The Role of Lipid Composition in the Sensory Attributes and Acceptability of the Salted and Dried Mullet Roes (Bottarga): A Study in Human and Animal Models
Primo;Raffaella Isola;Mariella Nieddu;Carla Masala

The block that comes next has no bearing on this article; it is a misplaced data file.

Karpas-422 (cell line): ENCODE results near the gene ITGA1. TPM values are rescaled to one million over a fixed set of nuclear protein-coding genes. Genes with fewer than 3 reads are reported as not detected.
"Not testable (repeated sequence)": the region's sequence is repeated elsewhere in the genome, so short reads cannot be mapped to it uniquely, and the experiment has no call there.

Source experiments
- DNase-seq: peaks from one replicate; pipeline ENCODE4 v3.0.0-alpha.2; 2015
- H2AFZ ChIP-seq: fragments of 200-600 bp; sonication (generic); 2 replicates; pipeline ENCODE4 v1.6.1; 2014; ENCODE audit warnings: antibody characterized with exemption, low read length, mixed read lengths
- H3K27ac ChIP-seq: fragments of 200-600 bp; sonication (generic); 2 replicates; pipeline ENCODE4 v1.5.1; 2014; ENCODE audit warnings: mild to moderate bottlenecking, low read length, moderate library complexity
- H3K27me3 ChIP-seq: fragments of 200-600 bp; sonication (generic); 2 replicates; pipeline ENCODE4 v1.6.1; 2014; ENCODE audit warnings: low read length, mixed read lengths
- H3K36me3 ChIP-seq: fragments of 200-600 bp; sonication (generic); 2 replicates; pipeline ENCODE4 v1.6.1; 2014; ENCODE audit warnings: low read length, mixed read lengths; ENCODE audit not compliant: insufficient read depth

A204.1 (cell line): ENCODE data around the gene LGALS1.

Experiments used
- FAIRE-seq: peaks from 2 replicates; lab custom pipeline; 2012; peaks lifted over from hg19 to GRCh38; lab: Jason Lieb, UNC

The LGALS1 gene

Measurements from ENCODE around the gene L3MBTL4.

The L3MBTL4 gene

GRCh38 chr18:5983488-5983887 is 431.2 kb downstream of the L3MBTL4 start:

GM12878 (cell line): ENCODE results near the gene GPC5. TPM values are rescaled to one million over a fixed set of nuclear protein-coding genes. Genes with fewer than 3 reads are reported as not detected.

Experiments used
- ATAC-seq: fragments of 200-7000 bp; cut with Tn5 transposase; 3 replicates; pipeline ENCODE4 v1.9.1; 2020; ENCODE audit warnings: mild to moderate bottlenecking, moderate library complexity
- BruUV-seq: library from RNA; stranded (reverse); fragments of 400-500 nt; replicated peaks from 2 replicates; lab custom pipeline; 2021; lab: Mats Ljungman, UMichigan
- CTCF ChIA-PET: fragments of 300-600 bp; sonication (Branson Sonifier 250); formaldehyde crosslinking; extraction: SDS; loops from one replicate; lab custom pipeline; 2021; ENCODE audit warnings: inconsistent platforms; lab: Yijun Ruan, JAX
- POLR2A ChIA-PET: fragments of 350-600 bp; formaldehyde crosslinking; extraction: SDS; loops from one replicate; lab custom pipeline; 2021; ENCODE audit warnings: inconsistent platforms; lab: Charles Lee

AbstractA taste component is implicated in the oro-sensory detection of dietary lipids and free fatty acids seem to be involved in fatty food recognition. Bottarga, the salted and semi-dried ovary product of mullet (Mugil spp.), is a rich-fat food. A comparative sensory assessment of different commercial bottarga samples was performed in insect and human models in relation to their lipid composition. The bottarga attractant effect to Ceratitis capitata was assessed by behavioral tests. The subjective odor and taste perception of bottarga samples was investigated in human determining the rate of pleasantness, familiarity, and intensity dimensions using the 7-points Likert-type scale. Bottarga samples showed similar lipid profiles, but differences emerged in total and free fatty acid levels. Significant differences were observed in the attractant effect/acceptability of samples to medflies, negatively correlated to their total and free fatty acids. Insect female exhibited the ability to select among bottarga samples based on their visual and olfactory properties. In the human model, a potential contribution of free fatty acid amount in the pleasantness and familiarity dimensions of taste of bottarga samples was evidenced. Women exhibited a greater ability than men to select bottarga samples based on their better olfactory perception. Our results increase the knowledge about this outstanding product with nutritional and nutraceutical properties.
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